Tag Archives: launch

A Grand Canal mystery

Passenger boat over lock1

Boat at Lowtown

Alan Lindley has very kindly sent me, and permitted me to publish, this photograph.

It was taken at Lowtown lock, on the Grand Canal, in 1911 or 1912.

Alan says that the man on the left of the group — with cap, waistcoat and watch-chain, and with a dog standing in front of him — is the lock keeper, Murtagh Murphy, the great-grandfather of the present incumbent, James (Jimmy) Conroy. Murtagh was born in Ballycowan, near Tullamore, Co Offaly, in 1849 and, after working on a Grand Canal Company boat, married a Kildare girl and took the job at Lowtown.

The boat had been described as a passenger flyboat but, as the Grand Canal Company had ceased carrying passengers in 1852, that seems unlikely. And the boat looks much more like a pleasure vessel than a working boat.

If the Grand Canal Company had an inspection launch, this might be it, but I have found nothing to indicate that it did. The boat does, though, seem to have been designed for canal travel: it seems (from the twenty feet or so we can see) to have straight sides and to be well equipped with fenders. It might therefore have been designed to travel on the canals (as well as on other waters).

At least one director of the Grand Canal Company, Henry Samuel (aka Harry Samuel) Sankey, of Fort Frederic, Virginia, Cavan and of 64 Wellington Road, Dublin, did have a launch or pleasure craft on the canal, the Aja, which you can read about here. Incidentally Mr Sankey, who died on 5 December 1925, directed “that no Roman Catholic shall take any benefit” under his will.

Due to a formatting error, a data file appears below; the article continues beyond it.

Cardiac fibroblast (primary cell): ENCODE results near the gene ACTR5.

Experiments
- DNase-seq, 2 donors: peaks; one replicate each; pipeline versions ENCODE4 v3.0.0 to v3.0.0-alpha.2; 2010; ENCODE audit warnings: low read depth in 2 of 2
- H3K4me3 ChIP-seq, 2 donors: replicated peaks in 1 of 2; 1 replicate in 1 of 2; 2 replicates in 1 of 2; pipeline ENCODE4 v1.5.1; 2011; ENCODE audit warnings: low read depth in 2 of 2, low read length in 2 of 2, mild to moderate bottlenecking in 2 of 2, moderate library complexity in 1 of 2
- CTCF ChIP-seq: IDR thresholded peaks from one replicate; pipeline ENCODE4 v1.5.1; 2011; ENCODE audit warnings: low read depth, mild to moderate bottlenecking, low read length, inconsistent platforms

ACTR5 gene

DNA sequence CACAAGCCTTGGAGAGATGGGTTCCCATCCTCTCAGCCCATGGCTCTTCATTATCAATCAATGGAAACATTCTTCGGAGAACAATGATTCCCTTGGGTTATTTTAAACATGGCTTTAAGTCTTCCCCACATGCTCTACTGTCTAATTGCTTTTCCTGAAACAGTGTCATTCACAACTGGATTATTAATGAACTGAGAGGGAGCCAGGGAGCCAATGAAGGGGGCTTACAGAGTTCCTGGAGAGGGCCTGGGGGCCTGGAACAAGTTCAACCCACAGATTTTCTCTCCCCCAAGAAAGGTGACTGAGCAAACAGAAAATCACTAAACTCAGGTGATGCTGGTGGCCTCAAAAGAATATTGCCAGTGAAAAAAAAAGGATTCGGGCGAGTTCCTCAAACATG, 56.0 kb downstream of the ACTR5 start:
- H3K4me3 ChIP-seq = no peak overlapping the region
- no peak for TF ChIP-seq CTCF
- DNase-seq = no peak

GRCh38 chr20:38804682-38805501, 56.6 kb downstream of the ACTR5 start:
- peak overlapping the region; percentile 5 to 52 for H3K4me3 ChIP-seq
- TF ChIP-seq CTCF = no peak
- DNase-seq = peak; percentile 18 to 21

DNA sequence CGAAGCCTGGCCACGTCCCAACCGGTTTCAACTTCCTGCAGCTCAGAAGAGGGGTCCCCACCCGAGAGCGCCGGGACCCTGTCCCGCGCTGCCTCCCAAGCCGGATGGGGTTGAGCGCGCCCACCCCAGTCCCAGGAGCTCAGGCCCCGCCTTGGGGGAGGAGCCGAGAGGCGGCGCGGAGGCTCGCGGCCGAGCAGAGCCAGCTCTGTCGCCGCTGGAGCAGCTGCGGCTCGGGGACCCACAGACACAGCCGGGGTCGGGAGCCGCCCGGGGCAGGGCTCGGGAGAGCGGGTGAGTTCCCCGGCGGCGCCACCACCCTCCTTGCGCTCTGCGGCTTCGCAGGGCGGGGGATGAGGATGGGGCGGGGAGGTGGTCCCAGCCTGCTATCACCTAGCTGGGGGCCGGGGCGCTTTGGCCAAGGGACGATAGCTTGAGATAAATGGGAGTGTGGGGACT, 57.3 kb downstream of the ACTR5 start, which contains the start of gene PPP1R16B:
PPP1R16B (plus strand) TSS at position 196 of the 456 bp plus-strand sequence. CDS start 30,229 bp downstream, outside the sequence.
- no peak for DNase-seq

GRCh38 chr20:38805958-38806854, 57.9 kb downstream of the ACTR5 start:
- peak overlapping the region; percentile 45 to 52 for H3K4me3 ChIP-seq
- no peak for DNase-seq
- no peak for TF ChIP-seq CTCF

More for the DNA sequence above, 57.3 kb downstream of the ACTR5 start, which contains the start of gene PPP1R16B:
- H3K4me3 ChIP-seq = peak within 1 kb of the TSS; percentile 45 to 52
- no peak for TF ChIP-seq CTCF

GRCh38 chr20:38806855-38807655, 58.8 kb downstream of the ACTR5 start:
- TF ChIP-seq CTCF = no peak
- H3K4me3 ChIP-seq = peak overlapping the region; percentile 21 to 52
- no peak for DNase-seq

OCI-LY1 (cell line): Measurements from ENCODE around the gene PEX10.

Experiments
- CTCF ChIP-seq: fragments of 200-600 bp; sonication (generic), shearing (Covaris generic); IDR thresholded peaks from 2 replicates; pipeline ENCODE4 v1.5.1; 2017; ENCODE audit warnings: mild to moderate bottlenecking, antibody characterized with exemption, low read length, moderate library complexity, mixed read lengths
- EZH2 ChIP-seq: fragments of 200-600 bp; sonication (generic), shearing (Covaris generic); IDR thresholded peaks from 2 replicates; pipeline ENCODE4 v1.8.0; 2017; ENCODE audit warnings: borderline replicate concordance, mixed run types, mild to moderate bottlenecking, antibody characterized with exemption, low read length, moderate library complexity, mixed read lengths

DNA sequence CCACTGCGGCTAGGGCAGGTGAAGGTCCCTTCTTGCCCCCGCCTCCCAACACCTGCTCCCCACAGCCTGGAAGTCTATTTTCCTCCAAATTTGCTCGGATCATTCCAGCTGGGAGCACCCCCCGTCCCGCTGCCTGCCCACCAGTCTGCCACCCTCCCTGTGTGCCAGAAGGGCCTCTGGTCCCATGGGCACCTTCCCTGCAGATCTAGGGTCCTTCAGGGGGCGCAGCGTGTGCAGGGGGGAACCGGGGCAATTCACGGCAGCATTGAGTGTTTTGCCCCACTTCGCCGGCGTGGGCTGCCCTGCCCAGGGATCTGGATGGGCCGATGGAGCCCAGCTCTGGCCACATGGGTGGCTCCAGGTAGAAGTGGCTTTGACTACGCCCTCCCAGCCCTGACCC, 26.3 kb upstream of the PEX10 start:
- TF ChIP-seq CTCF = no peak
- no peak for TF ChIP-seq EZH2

Further information about the boat and the people shown in the photograph, and about Mr Sankey’s launch, would be very welcome; please leave a Comment below.

Looking for Hilda

In Irish Passenger Steamship Services Volume 2: South of Ireland (David & Charles, Newton Abbot 1971), D B McNeill writes:

In the autumn of 1964 the Ormonde Hotel at Nenagh took delivery of the Hilda from Holland. She is a modern canal cruising launch with central heating and a transparent roof. She is used for local trips on Lough Derg.

She is described as a single-screw motor vessel with a diesel engine but no further details are given. I would welcome more information about the Hilda; a photo would be very nice.

Kilgarvan Quay

On 3 October 1906 Mr Hugh Delaney of Borrisokane, Co Tipperary, gave evidence to the Royal Commission appointed to enquire into and to report on the canals and inland navigations of the United Kingdom. Tipperary (North Riding) County Council had asked him “to give evidence on behalf of the quay at Kilgarvan.”

His evidence became rather confused, as he and his interlocutors misunderstood each other. The source of the problem seems to have been his using the term “the canal” to refer both to the Grand Canal Company and to the canal itself. The main points of his evidence were these:

  • Kilgarvan Quay was “only of recent date: it was only opened in [October] 1891 and it has had an extraordinary effect on the traffic of the district and brought down the railway rates [from Cloughjordan] very considerably”
  • there had been no quay at Kilgarvan before that; there was deep water at the quay
  • the grand jury of the North Riding of Tipperary gave £230 towards the cost and the Grand Canal Company paid the rest, about £579
  • although it was only 104 miles from Kilgarvan Quay to James Street harbour, it took five or six days for barley to reach Dublin
  • he felt that the trip should be done in two days, using steam launches
  • he thought that transhipment at Shannon Harbour caused undue delay
  • people at Terryglass had built a quay and it made a port of call for the Grand Canal Company.

The present quay at Kilgarvan is not on the ~1840 OSI map (though there is a smaller quay near the bend in the road) but it is on the ~1900. I have a photo of the crane on my page about Shannon cranes; I’m no expert, but I wonder whether the crane might be older than the quay.

Into the west

An unidentified sister-ship of the MGWR Royal Canal steamer Rambler went fishing in the west of Ireland ….